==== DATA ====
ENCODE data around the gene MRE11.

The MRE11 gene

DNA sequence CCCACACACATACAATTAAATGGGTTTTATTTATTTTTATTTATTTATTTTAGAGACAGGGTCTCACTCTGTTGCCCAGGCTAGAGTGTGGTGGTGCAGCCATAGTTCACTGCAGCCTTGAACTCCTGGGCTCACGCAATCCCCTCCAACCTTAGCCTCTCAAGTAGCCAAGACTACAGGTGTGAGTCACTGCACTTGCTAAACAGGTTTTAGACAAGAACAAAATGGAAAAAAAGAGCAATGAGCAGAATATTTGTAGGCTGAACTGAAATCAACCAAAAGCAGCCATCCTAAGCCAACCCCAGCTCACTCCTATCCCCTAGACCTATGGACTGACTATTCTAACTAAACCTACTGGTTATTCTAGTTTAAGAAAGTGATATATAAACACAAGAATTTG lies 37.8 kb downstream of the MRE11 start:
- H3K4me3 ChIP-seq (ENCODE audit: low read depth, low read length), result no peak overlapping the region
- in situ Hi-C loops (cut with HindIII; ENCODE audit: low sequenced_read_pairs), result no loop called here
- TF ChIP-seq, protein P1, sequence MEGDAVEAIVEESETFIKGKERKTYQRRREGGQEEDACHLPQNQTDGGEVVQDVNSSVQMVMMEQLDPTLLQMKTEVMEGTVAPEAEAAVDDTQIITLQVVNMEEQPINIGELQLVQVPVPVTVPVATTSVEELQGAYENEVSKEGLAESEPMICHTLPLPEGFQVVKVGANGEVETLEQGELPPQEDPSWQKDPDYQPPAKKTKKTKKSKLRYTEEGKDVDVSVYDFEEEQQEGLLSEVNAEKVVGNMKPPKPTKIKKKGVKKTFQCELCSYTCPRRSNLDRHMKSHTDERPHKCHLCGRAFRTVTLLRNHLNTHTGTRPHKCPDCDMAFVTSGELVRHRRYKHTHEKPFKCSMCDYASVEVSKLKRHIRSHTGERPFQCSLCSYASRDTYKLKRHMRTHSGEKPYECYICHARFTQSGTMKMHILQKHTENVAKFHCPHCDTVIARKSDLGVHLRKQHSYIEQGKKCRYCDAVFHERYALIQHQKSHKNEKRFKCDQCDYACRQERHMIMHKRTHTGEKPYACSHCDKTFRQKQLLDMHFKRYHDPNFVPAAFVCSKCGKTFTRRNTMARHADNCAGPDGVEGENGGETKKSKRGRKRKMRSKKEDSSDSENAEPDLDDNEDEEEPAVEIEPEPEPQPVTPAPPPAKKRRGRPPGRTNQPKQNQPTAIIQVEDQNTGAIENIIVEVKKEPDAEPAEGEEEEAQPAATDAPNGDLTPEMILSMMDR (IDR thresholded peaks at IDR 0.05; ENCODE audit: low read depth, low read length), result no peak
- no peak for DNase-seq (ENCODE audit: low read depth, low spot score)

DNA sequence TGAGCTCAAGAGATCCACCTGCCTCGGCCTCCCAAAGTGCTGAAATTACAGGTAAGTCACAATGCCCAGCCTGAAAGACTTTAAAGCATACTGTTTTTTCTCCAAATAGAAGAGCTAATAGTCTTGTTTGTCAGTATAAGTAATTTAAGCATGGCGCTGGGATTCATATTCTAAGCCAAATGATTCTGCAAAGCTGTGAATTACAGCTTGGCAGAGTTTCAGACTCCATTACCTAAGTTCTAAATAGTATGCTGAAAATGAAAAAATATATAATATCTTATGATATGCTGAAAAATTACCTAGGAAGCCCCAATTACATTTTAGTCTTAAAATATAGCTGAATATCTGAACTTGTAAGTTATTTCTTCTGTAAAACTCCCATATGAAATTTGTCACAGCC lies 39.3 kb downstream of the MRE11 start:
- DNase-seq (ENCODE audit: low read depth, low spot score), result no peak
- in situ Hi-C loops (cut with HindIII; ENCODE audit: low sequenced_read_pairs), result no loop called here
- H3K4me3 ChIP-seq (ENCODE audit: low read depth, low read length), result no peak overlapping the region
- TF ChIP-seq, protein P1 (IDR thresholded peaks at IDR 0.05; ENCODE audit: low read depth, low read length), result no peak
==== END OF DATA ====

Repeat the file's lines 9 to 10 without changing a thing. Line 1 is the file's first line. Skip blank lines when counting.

- DNase-seq (ENCODE audit: low read depth, low spot score), result no peak
- in situ Hi-C loops (cut with HindIII; ENCODE audit: low sequenced_read_pairs), result no loop called here